Josh Raskin (l to r), Chris Lavis, David Verrall, Samuel Tourneux, Marcy Page, Jerry Levitan, Rick DeMott, Suzie Templeton, James Braithwaite, Ron Diamond, Hugh Welchman, Rosto and Alan Dewhurst. © 2008 AWN Inc.
The Los Angeles leg of the Oscar Showcase tour kicked off at Sony Pictures Animation. The group congregated in the lobby where I met the new members of our merry band — I Met the Walrus producer Jerry Levitan, Madame Tutli-Putli executive producer David Verrall and Even Pigeons Go to Heaven producer Simon Vanesse. Not joining us for the first two events of the day was Madame director Maciek Szczerbowski, whose lobster taco from the night before was not sitting well with him. Jerry laughed when Walrus director Josh Raskin revealed that he had been describing him as “a 14-year-old kid with balls of steel.” I leave Jerry’s response to your imagination, because Walrus illustrator James Braithwaite warned Jerry not to say things like that around the human mimeograph as he pointed to me. I like to think of myself as the unofficial stenographer of the animated Oscar nominees.
The nominees listen in on the behind-the-scenes on Sony's Surf's Up. © 2008 AWN Inc.
While the films were screening for the studio artists, we were treated to a backstage look at the making of Sony’s Oscar-nominated animated feature Surf’s Up. VFX supervisor Rob Bredow gave us a nice overview of creating the beautiful waves and mockumentary style of the film. For the waves, they were animated using rigging that allowed the animators to control the curl and break of the waves as they moved along a horizontal plane. Later, effects and lighting artists came in an added layer after layer of details such as stray and various color reflections, making lush realistic water. Peter and the Wolf producer Hugh Welchman asked how many people worked on the waves and Rob said that several different departments had a hand in their creation, but that it amounted to approximately 1/3 of the production crew.
James Williams shows Even Pigeons Go To Heaven director Samuel Tourneux the handheld camera used on Surf's Up. © 2008 AWN Inc.
Next up Rob showed us how they created the handheld documentary style. A system was devised using an old Sony camcorder the studio bought on eBay where the filmmakers could actually film the animation. Animators would animate the scene, but the camera angles and moves were recorded using the handheld camera like a live-action documentary DP would use. By using this technique, the animation was nearly 80% done before final framing was locked on the picture, which is very rare. Overall 85% of Surf’s Up was filmed using the handheld camera. Later we actually had a chance to use the camera used on the production, which was impressive and fun. Madame Tutli-Putli director Chris Lavis wondered whether having the ability to shoot hundreds of shots made choosing the right shot daunting. James C.J. Williams, layout supervisor on the film, said it was actually the opposite, because by using the camera they were able to scout the 3D sets and discover the best angles.
Surf's Up team - producer Chris Jenkins (l to r), and directors Ash Brannon and Chris Buck. © 2008 AWN Inc.
Actually, before we got our hands on this wonderful toy, Surf’s Up directors Ash Brannon and Chris Buck, along with producer Chris Jenkins, joined us. James asked whether the handheld camera created a lot of wasted animation, but Ash said the shots were pretty well thought out before hand so this wouldn’t happen. Also unique to the film was the group rehearsals and ad-libbing on the production. Many times the actors were interviewed in character, from which books of lines for each role where created to use when appropriate.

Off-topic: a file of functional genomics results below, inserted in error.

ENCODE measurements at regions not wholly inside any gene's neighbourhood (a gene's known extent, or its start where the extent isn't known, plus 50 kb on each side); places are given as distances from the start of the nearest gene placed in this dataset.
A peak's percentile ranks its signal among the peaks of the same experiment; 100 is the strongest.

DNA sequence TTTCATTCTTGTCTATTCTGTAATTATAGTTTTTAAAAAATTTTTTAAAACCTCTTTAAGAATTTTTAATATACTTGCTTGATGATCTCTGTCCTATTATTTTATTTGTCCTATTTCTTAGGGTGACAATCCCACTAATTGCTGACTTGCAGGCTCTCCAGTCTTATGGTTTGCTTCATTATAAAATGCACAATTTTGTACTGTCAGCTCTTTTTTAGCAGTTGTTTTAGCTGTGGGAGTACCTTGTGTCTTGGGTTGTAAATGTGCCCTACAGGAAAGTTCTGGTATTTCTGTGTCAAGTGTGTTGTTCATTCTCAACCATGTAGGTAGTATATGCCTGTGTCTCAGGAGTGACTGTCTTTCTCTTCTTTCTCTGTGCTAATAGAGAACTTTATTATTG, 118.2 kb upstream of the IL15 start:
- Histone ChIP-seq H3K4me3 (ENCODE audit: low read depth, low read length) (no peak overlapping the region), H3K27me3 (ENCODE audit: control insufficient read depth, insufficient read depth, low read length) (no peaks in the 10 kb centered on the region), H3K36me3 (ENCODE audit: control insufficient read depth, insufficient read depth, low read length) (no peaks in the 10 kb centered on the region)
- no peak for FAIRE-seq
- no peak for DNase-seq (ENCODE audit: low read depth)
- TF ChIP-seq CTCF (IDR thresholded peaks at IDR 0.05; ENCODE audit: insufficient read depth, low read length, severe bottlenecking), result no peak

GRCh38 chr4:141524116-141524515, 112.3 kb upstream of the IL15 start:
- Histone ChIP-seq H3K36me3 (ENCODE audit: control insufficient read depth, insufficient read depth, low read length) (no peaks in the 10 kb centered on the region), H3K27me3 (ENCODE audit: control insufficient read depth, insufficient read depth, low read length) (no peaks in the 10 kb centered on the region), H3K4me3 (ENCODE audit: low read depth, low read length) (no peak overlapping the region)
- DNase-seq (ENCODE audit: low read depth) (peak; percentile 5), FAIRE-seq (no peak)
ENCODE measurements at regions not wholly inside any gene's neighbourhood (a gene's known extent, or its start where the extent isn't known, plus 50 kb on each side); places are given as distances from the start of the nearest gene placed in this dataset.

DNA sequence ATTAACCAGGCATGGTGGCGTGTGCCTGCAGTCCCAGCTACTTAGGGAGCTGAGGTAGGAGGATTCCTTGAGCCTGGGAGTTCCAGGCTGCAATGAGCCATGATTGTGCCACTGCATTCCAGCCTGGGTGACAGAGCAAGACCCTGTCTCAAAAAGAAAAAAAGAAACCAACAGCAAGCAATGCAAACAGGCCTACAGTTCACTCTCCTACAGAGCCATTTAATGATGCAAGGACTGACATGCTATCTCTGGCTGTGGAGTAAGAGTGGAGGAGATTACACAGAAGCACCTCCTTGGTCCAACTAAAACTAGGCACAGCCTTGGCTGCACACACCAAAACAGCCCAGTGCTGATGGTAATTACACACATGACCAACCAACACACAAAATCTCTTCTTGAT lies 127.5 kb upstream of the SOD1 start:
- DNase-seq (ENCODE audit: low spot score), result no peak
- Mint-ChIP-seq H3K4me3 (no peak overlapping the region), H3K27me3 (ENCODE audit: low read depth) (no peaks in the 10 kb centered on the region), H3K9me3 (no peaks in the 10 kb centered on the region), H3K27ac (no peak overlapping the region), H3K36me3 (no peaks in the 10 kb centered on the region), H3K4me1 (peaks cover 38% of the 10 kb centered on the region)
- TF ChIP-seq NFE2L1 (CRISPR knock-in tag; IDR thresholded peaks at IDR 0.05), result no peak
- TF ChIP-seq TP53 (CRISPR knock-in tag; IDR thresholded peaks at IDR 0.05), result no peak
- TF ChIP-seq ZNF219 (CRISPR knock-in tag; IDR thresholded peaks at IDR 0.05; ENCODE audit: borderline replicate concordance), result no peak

The nominees check out 3-D scenes. © 2008 AWN Inc.
After checking out the special camera, Kevin Field, production manager on 3-D projects, showed us some stereoscopic clips from Open Season and Beowulf. The challenge of Open Season was that it wasn’t originally meant to be in 3-D, so the crew had less than four months to transform the film. James asked if that caused a great need for recutting or reframing, however Kevin said that only minor reframing, when characters came close to the edge of the frame, was needed.
Right before the Q&A began, we were all given nice swag bags, which included the Surf’s Up DVD and the Art of Surf’s Up book. A second year in a row Sony has really gone way out to treat the nominees well. As for the questions after the screening, they ranged the usually questions about Jerry meeting John Lennon and what was the inspiration for the films.
Jerry Levitan (l) chats about John Lennon with Barry Weiss. © 2008 AWN Inc.
During lunch, Barry Weiss, SVP of Animation Production, warmly greeted the nominees. He mentioned that every couple years there’s a move to get rid of the shorts category and he and governors like John Lasseter fight the call, saying that shorts is where so many great filmmakers get their start. Barry was fascinated with Jerry’s story and how they decided what to include and cut from the 30-minute interview. Jerry told a story of bringing a copy of John Lennon’s album “Two Virgins,” where Lennon and Yoko Ono are naked on the cover, into the delicatessen where his mother worked. The owner told him to get that out of his store. Jerry then pointed to a pin-up calendar the man had on the wall and said what about that? The owner replied, “That’s art. That [referring to the album] is pornography.” Jerry told this story to Lennon, who laughed heartily over it. Josh said that was just one of the gems they couldn’t include in the film.